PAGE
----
Streaming music rakes in revenue, not hurting digital downloadsBy Rick Burgess 11 comments
Warner Music Group, a major player in the music industry who's labels include the likes of Atlantic, Elektra, Warner Bros., Reprise and East West, has released their fiscal third quarter results. The results? For the first time ever, online music streaming services accounted for one-quarter of the group's recorded music revenue.
While there's little doubt the continuing paradigmshift from physical to digital plays symphony to the ears of most music-loving digirati, it's interesting to see those digital sales take on a new form: online streaming.
Services like Pandora, Spotify and Rdio have continued to become increasingly popular amongst users, especially with the widespread adoption of mobile apps. With millions of songs available nearly anywhere at any time, it may be no surprise the subscription model is lifting itself to new heights.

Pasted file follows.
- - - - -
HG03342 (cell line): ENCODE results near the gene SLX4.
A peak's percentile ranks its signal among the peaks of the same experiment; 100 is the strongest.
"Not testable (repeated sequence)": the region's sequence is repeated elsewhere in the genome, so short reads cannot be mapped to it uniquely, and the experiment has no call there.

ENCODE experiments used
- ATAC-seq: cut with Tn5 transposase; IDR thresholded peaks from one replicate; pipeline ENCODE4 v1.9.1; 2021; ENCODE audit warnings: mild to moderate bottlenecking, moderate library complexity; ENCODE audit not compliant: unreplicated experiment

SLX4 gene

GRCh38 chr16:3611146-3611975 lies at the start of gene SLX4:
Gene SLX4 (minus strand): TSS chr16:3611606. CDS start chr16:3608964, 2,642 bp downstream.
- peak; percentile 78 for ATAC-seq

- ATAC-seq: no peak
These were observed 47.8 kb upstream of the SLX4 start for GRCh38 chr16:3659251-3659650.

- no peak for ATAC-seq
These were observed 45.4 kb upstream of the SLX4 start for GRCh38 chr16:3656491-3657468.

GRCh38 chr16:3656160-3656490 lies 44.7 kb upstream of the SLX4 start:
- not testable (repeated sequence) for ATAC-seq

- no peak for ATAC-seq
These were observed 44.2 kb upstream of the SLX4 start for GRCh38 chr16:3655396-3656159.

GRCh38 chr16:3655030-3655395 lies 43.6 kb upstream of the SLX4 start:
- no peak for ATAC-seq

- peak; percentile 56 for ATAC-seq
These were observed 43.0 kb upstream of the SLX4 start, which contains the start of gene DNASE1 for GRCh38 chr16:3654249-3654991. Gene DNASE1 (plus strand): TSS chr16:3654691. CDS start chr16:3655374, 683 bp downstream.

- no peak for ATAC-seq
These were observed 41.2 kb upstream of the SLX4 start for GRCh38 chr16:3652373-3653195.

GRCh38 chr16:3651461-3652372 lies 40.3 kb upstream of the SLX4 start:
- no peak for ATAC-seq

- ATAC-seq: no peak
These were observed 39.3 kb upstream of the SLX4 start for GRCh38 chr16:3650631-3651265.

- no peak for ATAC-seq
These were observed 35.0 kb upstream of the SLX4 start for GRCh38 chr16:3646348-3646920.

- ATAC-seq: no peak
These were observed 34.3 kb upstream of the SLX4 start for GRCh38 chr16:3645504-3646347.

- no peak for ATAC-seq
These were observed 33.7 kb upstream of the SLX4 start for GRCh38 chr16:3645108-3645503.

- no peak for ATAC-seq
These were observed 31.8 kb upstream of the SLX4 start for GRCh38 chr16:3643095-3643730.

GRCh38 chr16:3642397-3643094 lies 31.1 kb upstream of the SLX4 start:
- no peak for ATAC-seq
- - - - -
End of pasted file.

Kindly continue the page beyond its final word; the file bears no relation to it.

As it turns out, Warner Music Group has some reasons to be excited about this trend too. Crude logic may suggest the recent explosion of streaming subscriptions would cruelly cannibalize sales of digital downloads; however, this does not appear to be the case.
According to WMG, despite the rising uptake of streaming services, digital music downloads (i.e. iTunes) appear unphased. Also a first, the gain in digital sales was greater than the loss of physical sales -- there's simply more music being purchased these days.
All in all, Warner Music Group harvested about $54 million in revenue from streaming music outfits last fiscal quarter. That represents roughly eight percent of WMG's total revenue, confirming that services like Spotify are indeed valuable to the music industry. Interestingly, YouTube was also included as a streaming revenue source, but WMG omitted profits from digital lockers like Amazon's Cloud Drive.